Updated: June 16, 2014 at 1:37 pm
SILVERTON - Coloradans have battled the San Juan Mountains for years, but even decades after the roads were paved and the silver mines shuttered, the forces of Mother Nature still can bring life to a standstill.
People who live here are used to sudden summer snow squalls, avalanches blocking roads and the deaths of mountaineers and roadworkers in the backcountry.
But no one remembers anything quite like the Ruby Walls rockslide that shut down U.S. 550, the link between Ouray and Silverton, in late January. When a 30-foot-thick rock face broke off a mountainside along the highway, people were shocked. When the weather repeatedly stymied attempts to clean the road, the economies in the two towns came to a near halt.
Silverton residents can recall when massive avalanches stopped grocery and mail deliveries for days. But in her lifetime in the town of Ouray, Mayor Pam Larson can't remember anything quite like January's rockslide. For two towns heavily dependent on the tourism business, the shutdown of the road was crippling.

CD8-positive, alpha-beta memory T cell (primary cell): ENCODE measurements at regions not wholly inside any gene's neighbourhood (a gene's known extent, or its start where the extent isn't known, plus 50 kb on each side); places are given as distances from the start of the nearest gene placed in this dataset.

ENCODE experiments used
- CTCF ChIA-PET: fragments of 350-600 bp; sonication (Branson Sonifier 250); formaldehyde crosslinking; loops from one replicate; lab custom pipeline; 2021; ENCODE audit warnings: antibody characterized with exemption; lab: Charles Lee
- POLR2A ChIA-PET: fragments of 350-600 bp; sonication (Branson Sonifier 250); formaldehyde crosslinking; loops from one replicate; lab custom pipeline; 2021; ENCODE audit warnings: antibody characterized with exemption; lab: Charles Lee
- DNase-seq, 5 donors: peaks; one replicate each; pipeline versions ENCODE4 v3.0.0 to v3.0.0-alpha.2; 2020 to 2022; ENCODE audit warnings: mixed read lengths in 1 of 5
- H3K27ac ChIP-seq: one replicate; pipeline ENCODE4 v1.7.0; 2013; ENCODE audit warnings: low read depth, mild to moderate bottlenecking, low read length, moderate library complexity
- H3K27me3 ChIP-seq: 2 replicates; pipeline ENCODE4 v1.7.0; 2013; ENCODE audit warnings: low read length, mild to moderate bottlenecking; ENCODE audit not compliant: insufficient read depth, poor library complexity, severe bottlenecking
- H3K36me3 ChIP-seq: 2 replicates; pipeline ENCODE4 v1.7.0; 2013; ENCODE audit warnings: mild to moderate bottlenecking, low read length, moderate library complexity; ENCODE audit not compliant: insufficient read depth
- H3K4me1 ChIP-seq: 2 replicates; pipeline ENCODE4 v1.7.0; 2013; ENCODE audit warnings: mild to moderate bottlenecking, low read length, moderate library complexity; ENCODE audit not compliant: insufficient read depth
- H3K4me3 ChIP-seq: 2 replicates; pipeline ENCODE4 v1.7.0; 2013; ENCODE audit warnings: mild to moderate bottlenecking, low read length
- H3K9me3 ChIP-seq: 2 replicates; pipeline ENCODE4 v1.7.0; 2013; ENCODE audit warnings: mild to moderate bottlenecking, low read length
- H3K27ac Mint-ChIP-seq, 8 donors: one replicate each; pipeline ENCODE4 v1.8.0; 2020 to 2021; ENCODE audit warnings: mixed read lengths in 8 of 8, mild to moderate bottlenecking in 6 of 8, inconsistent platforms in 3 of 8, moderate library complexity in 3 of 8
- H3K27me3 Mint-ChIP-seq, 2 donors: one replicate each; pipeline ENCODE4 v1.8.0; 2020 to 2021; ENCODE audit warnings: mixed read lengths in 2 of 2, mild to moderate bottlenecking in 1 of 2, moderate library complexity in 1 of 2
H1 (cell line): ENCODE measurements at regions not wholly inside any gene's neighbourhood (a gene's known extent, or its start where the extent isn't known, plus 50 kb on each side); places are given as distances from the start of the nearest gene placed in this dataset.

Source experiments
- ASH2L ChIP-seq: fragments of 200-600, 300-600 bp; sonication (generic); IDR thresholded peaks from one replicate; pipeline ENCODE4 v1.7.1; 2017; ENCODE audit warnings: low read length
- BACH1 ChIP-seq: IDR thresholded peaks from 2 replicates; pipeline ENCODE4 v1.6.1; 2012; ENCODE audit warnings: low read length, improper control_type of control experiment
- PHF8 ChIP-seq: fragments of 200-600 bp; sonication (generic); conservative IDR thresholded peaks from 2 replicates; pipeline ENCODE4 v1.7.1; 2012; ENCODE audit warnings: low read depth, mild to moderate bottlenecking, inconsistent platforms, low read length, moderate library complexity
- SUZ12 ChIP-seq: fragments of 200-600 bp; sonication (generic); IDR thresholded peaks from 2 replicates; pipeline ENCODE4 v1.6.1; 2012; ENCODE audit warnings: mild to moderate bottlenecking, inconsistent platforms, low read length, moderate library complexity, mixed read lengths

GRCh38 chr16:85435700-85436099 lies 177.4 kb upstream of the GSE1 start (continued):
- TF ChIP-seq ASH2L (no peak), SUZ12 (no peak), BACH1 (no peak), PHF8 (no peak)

"Silverton is so much more isolated than we are. And all we've talked about is how hard this has been and how dead this community has seemed," Larson said Thursday, hours before the pass reopened.
So it was cause for celebration Thursday evening when U.S. 550 between the towns reopened to two lanes for the first time since the rockslide shut it down. Business owners and administrators from both towns met for a ribbon-cutting, jubilant that the road was back to normal.
In January, the effort to clean up the rockslide drew expert mountaineers and rock climbers from both towns as the Colorado Department of Transportation battled to reopen the road. Nancy Shanks, a CDOT spokeswoman, will defy anyone who can name a more complex and risky operation.
The road's reopening is expected to restore much-needed vitality to the mountain corridor, just days before its summer tourism season picks up speed.
Still, recovery from months of closure has taken its toll. On March 4, Gov. John Hickenlooper declared an economic disaster in Ouray.
"You know, some of our businesses were reporting up to 60 percent lost," said Glenn Boyd, an Ouray City Council member. "Wintertime is a really hard time for the businesses in general."
About 7 p.m. Jan. 12, a plow driver was making his rounds on Red Mountain Pass, clearing rocks from the road, when he came upon something he couldn't clear: An 8-foot-high wall of rubble on the highway. The debris came from Ruby Walls, a rock face just above the narrowest part of the highway - a stretch of road that hugs the rock face on one side, with no guardrail and a precipitous drop on the other.
Although the rockslide wiped out a power line and sheared away a portion of the mountain, crews worked through the night to clear the road and open it the next morning.